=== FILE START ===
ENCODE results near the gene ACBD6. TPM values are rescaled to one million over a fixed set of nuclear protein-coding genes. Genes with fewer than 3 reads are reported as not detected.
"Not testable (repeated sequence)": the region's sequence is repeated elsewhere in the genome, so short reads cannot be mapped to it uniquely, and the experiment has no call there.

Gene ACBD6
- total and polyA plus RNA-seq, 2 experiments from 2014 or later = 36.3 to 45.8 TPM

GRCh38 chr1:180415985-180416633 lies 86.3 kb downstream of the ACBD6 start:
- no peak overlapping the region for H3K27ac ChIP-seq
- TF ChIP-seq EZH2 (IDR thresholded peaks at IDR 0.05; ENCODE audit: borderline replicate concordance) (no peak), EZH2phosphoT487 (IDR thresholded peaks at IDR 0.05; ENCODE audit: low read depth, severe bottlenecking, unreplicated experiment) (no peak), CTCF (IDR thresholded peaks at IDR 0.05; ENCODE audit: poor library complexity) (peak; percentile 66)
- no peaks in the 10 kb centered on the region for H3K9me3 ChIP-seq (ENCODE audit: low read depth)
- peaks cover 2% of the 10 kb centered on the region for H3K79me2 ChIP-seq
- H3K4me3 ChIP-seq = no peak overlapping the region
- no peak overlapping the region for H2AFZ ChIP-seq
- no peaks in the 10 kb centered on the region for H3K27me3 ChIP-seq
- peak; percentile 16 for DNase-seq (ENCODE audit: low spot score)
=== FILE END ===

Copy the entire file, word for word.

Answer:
ENCODE results near the gene ACBD6. TPM values are rescaled to one million over a fixed set of nuclear protein-coding genes. Genes with fewer than 3 reads are reported as not detected.
"Not testable (repeated sequence)": the region's sequence is repeated elsewhere in the genome, so short reads cannot be mapped to it uniquely, and the experiment has no call there.

Gene ACBD6
- total and polyA plus RNA-seq, 2 experiments from 2014 or later = 36.3 to 45.8 TPM

GRCh38 chr1:180415985-180416633 lies 86.3 kb downstream of the ACBD6 start:
- no peak overlapping the region for H3K27ac ChIP-seq
- TF ChIP-seq EZH2 (IDR thresholded peaks at IDR 0.05; ENCODE audit: borderline replicate concordance) (no peak), EZH2phosphoT487 (IDR thresholded peaks at IDR 0.05; ENCODE audit: low read depth, severe bottlenecking, unreplicated experiment) (no peak), CTCF (IDR thresholded peaks at IDR 0.05; ENCODE audit: poor library complexity) (peak; percentile 66)
- no peaks in the 10 kb centered on the region for H3K9me3 ChIP-seq (ENCODE audit: low read depth)
- peaks cover 2% of the 10 kb centered on the region for H3K79me2 ChIP-seq
- H3K4me3 ChIP-seq = no peak overlapping the region
- no peak overlapping the region for H2AFZ ChIP-seq
- no peaks in the 10 kb centered on the region for H3K27me3 ChIP-seq
- peak; percentile 16 for DNase-seq (ENCODE audit: low spot score)